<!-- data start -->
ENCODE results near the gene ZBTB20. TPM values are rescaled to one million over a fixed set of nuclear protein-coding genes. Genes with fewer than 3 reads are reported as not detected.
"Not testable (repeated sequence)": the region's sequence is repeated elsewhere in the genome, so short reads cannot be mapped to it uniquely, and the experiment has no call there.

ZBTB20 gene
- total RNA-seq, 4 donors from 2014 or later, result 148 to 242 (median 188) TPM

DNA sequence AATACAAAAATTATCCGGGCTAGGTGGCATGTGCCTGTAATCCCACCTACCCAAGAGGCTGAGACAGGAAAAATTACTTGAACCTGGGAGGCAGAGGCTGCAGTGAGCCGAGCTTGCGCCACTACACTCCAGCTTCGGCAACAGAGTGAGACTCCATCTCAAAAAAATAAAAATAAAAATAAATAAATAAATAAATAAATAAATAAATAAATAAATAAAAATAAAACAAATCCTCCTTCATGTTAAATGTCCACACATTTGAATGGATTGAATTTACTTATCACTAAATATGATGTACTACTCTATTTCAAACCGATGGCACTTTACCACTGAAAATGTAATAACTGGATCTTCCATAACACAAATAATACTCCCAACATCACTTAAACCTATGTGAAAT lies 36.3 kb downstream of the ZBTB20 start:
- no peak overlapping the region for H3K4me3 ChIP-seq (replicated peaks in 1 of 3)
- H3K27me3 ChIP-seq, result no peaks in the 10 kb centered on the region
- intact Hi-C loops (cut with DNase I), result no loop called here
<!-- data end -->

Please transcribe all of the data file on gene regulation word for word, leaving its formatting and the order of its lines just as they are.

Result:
ENCODE results near the gene ZBTB20. TPM values are rescaled to one million over a fixed set of nuclear protein-coding genes. Genes with fewer than 3 reads are reported as not detected.
"Not testable (repeated sequence)": the region's sequence is repeated elsewhere in the genome, so short reads cannot be mapped to it uniquely, and the experiment has no call there.

ZBTB20 gene
- total RNA-seq, 4 donors from 2014 or later, result 148 to 242 (median 188) TPM

DNA sequence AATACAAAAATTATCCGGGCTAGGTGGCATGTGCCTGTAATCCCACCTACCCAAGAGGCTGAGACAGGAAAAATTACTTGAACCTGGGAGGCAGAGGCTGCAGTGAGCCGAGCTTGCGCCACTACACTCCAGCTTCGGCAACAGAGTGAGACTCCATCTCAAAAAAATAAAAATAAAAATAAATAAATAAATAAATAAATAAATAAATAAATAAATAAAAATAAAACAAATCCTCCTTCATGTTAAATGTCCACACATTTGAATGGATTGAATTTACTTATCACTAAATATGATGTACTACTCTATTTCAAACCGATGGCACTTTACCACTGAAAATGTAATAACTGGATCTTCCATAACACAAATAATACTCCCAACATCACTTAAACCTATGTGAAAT lies 36.3 kb downstream of the ZBTB20 start:
- no peak overlapping the region for H3K4me3 ChIP-seq (replicated peaks in 1 of 3)
- H3K27me3 ChIP-seq, result no peaks in the 10 kb centered on the region
- intact Hi-C loops (cut with DNase I), result no loop called here